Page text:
2016 Snapshot: Andrea K Höst

Interview by Tehani Wessely.

akhAndrea K Höst is a Swedish-born Australian writer currently living in Sydney.  She spares time between gaming and admiring the weeds in her garden to write the kind of books she likes to read: SFF stories that aim for a ‘zero difference‘ approach to matters of gender, race or sexuality – while adventuring in fantastical worlds.  In between this she has a day job, a demanding cat, and avoids Sydney traffic.  Somehow she has managed to publish over a dozen novels, including an alien invasion located in Sydney, an alt-Earth where people give their allegiance to actively-involved gods, and quite an excessive number of fantasies involving powerful female mages.  She is best-known for The Touchstone Trilogy, where a genre-savvy teen gets writer’s cramp because psychic space ninjas.

Goodreads tells me you have more than one book series underway right now – what is the appeal of working in multiple worlds like that?
Swapping from one world to another functions as a ‘refresh’ for me – giving me time to gain some distance on a work and look at it with new eyes.  Or, it can give me a chance to forget half the details and have to make them up all over again.  I always have a dozen books I want to write, and usually it’s a matter of picking which one I most want to put out next.
Embarking on two actual series is new to me.  Usually I write a stand-alone novel, and then maybe a sequel, but the Trifold Age series has a major plot arc that goes over five books (along with some side-stories), and The Singularity Game is entirely open-ended, with at least three novels roughly mapped out, with a great deal of scope for more.  One series is daunting enough – two and…well, I feel sorry for the more impatient of my readers.
SnugShipsmYou’ve been self-publishing for several years and I wonder if you could tell us a bit about your process for this? What happens next after you type “The End” on a manuscript?
It varies a little from book to book.  I do a lot of rewriting as I go along, and produce a fairly clean first draft.  I also generally have cover art ordered and a near-final cover prepared long before the book is ready. [My covers motivate me, and I like to use them as desktop wallpaper as I write.]
Once the first draft is done I usually:
– Send to beta(s).
– Edit for any beta feedback.
– Send to editor (light copy editing plus structural comments).
– Edit any editor feedback.
– Prepare trade paperback and final cover (I do the cover design myself, usually after commissioning artwork).
– Upload the TPB.
– Prepare ebook versions for the various different vendors.
– Send an announcement to my mailing list.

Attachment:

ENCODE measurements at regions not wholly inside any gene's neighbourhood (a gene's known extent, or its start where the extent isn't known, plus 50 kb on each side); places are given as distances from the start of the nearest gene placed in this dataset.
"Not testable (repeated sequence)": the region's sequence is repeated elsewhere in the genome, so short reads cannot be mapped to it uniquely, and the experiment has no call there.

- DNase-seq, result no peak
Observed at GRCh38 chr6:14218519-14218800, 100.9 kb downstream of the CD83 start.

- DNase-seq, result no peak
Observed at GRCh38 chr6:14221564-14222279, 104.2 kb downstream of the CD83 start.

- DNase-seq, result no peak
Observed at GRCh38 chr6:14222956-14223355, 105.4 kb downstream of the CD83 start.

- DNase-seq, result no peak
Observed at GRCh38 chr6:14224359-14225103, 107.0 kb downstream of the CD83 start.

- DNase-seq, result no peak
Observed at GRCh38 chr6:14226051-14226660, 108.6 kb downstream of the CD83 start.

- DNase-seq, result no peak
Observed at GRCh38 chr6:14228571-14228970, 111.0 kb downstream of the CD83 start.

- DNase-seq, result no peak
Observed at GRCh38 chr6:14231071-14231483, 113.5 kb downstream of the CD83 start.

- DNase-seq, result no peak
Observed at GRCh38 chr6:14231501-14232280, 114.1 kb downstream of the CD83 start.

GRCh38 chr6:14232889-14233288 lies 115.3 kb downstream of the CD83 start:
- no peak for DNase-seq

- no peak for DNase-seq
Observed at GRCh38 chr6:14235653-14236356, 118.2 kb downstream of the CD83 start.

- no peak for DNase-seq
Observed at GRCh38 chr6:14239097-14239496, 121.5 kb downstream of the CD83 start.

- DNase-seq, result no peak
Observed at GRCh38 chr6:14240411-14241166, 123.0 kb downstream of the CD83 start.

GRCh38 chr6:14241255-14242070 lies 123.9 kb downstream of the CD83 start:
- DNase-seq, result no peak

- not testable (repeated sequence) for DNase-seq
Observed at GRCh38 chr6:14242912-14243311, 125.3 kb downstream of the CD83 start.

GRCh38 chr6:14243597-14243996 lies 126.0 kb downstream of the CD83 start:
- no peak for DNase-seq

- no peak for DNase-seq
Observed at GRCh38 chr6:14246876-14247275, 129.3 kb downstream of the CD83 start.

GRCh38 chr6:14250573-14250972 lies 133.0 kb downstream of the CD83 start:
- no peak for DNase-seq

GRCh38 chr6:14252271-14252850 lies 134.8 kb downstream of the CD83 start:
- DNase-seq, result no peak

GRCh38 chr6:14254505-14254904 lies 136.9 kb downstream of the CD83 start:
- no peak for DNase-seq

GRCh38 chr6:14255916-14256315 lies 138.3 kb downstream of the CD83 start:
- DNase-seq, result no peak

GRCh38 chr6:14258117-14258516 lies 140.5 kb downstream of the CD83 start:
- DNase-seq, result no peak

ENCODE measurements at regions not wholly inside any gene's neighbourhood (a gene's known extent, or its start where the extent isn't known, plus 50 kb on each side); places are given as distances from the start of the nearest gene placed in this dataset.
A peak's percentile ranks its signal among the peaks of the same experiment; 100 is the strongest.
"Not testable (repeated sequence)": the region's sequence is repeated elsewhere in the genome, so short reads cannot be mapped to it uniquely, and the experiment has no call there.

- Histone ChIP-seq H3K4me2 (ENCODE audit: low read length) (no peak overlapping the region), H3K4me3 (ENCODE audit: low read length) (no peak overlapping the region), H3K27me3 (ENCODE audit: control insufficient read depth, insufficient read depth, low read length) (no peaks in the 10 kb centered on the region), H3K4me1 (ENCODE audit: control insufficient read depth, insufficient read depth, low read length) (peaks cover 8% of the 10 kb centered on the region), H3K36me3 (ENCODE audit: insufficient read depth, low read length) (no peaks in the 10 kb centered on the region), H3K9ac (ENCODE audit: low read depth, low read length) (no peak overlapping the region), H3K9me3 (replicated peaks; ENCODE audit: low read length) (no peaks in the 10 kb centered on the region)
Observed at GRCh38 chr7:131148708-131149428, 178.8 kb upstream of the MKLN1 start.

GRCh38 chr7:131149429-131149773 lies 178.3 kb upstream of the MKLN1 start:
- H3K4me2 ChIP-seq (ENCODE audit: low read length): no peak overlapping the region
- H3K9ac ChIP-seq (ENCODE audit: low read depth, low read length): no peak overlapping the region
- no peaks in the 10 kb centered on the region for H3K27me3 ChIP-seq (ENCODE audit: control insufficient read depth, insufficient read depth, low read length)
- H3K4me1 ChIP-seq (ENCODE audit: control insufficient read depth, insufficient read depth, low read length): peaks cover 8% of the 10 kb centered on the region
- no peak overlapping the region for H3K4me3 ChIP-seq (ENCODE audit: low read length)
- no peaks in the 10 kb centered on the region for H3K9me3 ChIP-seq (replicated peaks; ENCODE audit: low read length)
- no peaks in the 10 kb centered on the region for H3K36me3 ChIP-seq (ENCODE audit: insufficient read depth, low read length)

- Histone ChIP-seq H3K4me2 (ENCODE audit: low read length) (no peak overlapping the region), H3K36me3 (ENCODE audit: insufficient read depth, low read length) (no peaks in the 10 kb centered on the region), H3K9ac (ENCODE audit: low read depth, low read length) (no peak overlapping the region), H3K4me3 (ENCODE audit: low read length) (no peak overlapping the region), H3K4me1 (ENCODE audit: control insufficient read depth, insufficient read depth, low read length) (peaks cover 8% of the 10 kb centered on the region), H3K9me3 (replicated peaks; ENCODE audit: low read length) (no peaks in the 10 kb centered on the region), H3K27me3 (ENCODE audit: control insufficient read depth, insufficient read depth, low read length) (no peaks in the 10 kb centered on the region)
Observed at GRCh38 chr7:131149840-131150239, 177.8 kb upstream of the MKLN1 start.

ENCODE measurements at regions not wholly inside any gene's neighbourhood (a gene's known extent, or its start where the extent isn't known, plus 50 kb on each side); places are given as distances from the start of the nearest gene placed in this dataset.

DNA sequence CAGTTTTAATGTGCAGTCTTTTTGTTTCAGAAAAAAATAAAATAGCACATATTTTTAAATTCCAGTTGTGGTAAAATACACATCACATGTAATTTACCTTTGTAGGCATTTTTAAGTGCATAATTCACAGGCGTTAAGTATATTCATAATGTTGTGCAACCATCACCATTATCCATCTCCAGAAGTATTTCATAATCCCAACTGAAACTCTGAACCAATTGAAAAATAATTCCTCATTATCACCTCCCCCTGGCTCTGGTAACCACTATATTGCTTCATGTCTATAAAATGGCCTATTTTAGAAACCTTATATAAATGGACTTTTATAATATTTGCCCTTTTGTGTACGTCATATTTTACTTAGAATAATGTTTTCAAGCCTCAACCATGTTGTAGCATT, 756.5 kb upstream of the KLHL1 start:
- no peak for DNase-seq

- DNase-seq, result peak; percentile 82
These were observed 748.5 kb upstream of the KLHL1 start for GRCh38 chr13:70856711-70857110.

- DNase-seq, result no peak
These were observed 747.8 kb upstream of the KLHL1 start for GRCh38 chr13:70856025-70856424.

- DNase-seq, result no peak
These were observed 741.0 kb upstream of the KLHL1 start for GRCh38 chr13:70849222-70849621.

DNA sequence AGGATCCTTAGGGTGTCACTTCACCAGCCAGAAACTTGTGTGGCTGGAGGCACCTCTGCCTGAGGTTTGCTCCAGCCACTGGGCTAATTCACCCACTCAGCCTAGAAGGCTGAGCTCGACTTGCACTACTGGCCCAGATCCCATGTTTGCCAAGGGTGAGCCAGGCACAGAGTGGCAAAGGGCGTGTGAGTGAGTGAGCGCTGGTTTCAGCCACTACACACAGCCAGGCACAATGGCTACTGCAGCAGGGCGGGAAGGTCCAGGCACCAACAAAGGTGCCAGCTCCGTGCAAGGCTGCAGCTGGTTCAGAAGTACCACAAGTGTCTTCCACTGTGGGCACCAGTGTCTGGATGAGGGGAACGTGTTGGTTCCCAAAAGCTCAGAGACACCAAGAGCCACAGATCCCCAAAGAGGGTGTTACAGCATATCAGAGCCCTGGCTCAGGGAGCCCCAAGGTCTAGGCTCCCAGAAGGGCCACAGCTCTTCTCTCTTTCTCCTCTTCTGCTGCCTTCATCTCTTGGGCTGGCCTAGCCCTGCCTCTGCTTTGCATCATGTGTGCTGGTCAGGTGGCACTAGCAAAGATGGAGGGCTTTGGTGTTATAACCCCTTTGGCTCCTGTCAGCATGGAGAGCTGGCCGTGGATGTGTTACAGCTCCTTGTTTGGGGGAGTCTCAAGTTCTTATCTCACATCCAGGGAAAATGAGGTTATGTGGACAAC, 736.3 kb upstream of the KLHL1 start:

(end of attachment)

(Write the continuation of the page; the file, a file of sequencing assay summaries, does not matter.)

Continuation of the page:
– Put an announcement on my blog.
– Maybe do a Goodreads giveaway.
I don’t do a lot of other promotion.  It’s not fun for me, so I’m content to write and publish, and let my audience grow slowly.
Can you tell us what are you working on at the moment that we might see in the next year or so?
Earlier this year I published The Sleeping Life (a mage-focused fantasy, and sequel to Stained Glass Monsters) and I just a couple of weeks ago finished the first draft of The Towers, the Moon (which was intended to be three short stories in between The Pyramids of London and Tangleways in the Trifold Age series, but turned into one short story, one novelette and one novella).  It’s off with the editor, and the awesome @likhain is currently working on the cover art.
While it’s ‘away’, I’m working on a side-project.  Once TT,tM is published, I’ll plunge into Snug Ship, which is the first in a series involving ‘true’ virtual reality (none of this big headset and nausea nonsense).  Thus I will be able to call my game-playing ‘research’ and fantasise about claiming it all back on taxes.
SleepingLifeMediumWhat Australian work have you loved recently?
Most recently I’ve been catching up on Platinum Grit, a long-running and delightfully weird comic by Trudy Cooper (also known for the very very NSFW Oglaf).  I first bought an issue of Platinum Grit in a comic shop what must be twenty years ago now…
Which author (living or dead) would you most like to sit next to on a long plane trip and why?
I’m miserable company on long plane trips, and would far rather not sit next to anyone. 😀  If it was a short plane trip, then it would be a choice between Diana Wynne Jones, who I would completely be unable to talk to because I would be awed and probably just sneak mortified glances at her and go all shades of red – or (perhaps more sensibly) someone I’ve at least spoken to over the internet and could chat to, like Sherwood Smith or Rachel Neumeier, both of whom have been awesomely supportive of me (and write kickass novels).
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